Next came some pretty enthusiastic and good dancers. I enjoyed them, but don’t know how they handled the heat.

If you’re a healthcare company (I don’t want to bother looking up the name) and you want to be in the parade. How do you do it? Well, sending in bunches of dancers is not a bad way to go.

Politics, gotta have some. These were protestors wanting the release of the “Cuban 5”. They are the group that helped kill some from “Brothers to the Rescue“. They were also convicted of some spying related charges. A bunch of them.

I have no sympathy.

A car dealer sent in a car…with a beauty queen.

A float from Dorado. Another, I presume, district within Puerto Rico. Or maybe the fabled city of gold sent some representatives…

A truly practical float. A float you could get your teeth into. A lady on the float was cooking BBQ and handing it out to marchers. Not to attendees, though.  The guy in the foreground (right) had just picked up his lunch when I snapped the picture.

From “NuLife Entertainment”, came a float. And the float had two dancers. And it was good.

Some beauty queens from Salinas (I guess another area of Puerto Rico; and probably not from Salinas, Kansas, where I’ve been before).

A genuine celebrity spotting. And I did it myself. A float for Walt Disney’s upcoming movie “Beverly Hills Chihuahua”. I looked at the float and didn’t recognize anyone. But then I saw this guy and the light of recognition came on: Luiz Guzman. I’ve seen him in a bunch of stuff.

The most amazing part of it? IMDB doesn’t have him in the cast of Beverly Hills Chihuahua. He apparently just jumped on the float.

I guess these are celebrities. They’re from MTV’s Total Request Live (TRL3). I haven’t the foggiest idea of who they are.

I was a bit mystified by the next group. I’m well aware of high school and college marching bands. Even professional groups. But this marching band was from…the New York Department of Education. Say, what? Not a school, but an entire department of State government?

This little lady stood apart. Very poised and closely attended by a relative (I presume). She never faltered in how she held herself. She was actually, I suppose, to be the first in a line of others. But they were well back from her and I couldn’t get a good picture of them altogether. So, two pictures.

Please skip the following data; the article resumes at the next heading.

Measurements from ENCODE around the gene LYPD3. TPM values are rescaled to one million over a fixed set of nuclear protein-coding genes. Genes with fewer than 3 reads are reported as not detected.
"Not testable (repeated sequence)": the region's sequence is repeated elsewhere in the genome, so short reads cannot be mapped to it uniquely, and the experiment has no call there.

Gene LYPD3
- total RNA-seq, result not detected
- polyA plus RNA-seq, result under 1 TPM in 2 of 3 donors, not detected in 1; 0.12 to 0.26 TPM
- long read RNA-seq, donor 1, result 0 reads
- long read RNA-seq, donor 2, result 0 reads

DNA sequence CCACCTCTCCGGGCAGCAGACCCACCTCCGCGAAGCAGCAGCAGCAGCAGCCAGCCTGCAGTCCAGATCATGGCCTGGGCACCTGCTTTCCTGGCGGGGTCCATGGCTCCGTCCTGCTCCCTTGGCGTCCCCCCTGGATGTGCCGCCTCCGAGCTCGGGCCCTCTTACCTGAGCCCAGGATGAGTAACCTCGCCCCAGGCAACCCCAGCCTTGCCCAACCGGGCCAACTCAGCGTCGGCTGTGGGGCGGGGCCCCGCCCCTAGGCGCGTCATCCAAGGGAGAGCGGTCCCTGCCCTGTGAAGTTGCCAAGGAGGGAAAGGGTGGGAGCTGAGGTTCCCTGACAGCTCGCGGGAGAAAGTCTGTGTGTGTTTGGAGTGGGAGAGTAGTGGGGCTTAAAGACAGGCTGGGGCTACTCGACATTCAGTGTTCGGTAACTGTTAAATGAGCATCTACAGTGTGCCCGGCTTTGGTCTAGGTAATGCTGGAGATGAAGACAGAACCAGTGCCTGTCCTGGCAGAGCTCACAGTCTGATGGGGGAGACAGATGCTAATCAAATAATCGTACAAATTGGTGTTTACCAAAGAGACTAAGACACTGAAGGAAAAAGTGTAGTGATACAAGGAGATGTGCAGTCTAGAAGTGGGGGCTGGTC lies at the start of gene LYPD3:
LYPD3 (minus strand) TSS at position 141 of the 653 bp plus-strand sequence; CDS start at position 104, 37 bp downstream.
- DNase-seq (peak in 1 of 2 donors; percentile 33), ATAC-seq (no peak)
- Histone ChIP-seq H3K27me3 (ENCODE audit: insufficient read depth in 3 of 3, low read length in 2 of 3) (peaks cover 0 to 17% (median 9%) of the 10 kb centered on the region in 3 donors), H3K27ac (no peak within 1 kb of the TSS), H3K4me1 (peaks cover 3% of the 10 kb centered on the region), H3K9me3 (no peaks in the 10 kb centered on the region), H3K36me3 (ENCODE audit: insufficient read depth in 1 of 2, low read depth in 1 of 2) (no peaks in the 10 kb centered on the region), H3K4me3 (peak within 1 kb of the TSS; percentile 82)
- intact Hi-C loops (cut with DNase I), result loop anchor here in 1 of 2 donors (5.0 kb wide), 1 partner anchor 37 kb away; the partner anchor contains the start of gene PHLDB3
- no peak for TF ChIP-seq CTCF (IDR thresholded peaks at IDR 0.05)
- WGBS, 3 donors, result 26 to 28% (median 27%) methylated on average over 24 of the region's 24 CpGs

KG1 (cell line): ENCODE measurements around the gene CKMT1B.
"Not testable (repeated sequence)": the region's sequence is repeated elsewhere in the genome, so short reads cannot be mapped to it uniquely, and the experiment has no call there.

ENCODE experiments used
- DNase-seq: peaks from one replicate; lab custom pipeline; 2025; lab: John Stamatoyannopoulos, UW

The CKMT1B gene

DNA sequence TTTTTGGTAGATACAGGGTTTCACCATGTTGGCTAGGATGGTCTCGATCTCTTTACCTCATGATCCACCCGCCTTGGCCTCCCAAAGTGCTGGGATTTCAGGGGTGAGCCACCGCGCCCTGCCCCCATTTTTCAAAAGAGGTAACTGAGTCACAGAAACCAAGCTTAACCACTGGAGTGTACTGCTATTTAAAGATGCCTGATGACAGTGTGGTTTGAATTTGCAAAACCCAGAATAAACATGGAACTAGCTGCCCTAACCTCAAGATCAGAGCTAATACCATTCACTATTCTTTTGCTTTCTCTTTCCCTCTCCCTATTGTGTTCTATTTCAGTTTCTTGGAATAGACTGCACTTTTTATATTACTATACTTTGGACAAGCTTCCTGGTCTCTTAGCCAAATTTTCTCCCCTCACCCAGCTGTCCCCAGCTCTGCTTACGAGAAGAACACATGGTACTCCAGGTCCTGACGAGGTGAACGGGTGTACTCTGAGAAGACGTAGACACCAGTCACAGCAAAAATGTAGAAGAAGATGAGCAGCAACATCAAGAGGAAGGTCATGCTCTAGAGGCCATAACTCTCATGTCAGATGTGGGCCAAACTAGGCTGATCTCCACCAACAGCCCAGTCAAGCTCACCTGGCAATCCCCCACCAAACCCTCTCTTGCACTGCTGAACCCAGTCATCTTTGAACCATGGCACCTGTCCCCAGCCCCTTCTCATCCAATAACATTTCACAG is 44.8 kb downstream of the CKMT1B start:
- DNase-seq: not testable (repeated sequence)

And the below ladies were trailing our tiny beauty queen. I like to think of them as her beauty-queens-in-waiting, but that’s just me.

The dance group from StarLite Dance Studio was pretty good.

I told you in my first post that there were zillions of beauty queens. Here’s another of the zillions.

The Univision TV network sent in a float.

It had been a while since we had cheerleaders. So, Morovis (presumably another Puerto Rico district) sent us some.

Unique? You want unique and maybe a little strange? Take a look at this guy. He was attached at the feet with this doll and spent his (their?) time dancing around the street. Oh, and he was sponsored by Jet Blue.

I kind of had to see it to believe it. In NYC. The Puerto Rican Day Parade. Why not find beauty queen Adriana Rosato from Indiana to represent the Puerto Rican Indianans. Actually, she was fine. Why didn’t other states send in their representatives?

It was a pretty good sized crowd. Not as big as last year (at least from my standpoint).

Just one of many car pictures I took.

Apparently, the Luiz Jiminiz Show is very popular and well-regarded.  They pushed this show in the parade at a number of points.  One thing I saw a lot of was hand-fans that were of Luiz Jiminez’s face, sort of in a Che sort of look.  You can see it below.


Puerto Rican Day Parade Part 1

June 9, 2008

Sunday was the annual Puerto Rican Day Parade in Manhattan. It, I believe, is the largest parade in Manhattan. And the loudest. I had my rules (posted Friday) and mostly followed them.